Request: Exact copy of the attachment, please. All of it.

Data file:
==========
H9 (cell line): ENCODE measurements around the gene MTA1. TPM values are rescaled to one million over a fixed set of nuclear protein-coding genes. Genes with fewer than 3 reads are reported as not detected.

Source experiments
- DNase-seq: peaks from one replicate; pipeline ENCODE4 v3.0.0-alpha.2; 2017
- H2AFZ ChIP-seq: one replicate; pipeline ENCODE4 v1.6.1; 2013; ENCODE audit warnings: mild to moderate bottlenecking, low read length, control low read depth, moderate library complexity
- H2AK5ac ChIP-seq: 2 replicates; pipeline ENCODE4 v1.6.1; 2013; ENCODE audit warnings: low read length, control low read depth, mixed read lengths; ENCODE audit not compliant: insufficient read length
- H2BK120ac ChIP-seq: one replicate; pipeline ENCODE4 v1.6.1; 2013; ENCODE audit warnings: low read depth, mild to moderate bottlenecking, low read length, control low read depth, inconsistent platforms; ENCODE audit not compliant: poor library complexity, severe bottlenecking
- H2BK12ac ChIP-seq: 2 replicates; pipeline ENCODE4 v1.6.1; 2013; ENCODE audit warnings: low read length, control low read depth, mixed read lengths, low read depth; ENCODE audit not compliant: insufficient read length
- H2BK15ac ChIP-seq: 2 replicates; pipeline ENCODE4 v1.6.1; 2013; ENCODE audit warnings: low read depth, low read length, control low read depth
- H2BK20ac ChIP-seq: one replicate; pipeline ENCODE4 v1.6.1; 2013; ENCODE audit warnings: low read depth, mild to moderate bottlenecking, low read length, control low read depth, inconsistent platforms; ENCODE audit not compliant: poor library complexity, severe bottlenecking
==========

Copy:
H9 (cell line): ENCODE measurements around the gene MTA1. TPM values are rescaled to one million over a fixed set of nuclear protein-coding genes. Genes with fewer than 3 reads are reported as not detected.

Source experiments
- DNase-seq: peaks from one replicate; pipeline ENCODE4 v3.0.0-alpha.2; 2017
- H2AFZ ChIP-seq: one replicate; pipeline ENCODE4 v1.6.1; 2013; ENCODE audit warnings: mild to moderate bottlenecking, low read length, control low read depth, moderate library complexity
- H2AK5ac ChIP-seq: 2 replicates; pipeline ENCODE4 v1.6.1; 2013; ENCODE audit warnings: low read length, control low read depth, mixed read lengths; ENCODE audit not compliant: insufficient read length
- H2BK120ac ChIP-seq: one replicate; pipeline ENCODE4 v1.6.1; 2013; ENCODE audit warnings: low read depth, mild to moderate bottlenecking, low read length, control low read depth, inconsistent platforms; ENCODE audit not compliant: poor library complexity, severe bottlenecking
- H2BK12ac ChIP-seq: 2 replicates; pipeline ENCODE4 v1.6.1; 2013; ENCODE audit warnings: low read length, control low read depth, mixed read lengths, low read depth; ENCODE audit not compliant: insufficient read length
- H2BK15ac ChIP-seq: 2 replicates; pipeline ENCODE4 v1.6.1; 2013; ENCODE audit warnings: low read depth, low read length, control low read depth
- H2BK20ac ChIP-seq: one replicate; pipeline ENCODE4 v1.6.1; 2013; ENCODE audit warnings: low read depth, mild to moderate bottlenecking, low read length, control low read depth, inconsistent platforms; ENCODE audit not compliant: poor library complexity, severe bottlenecking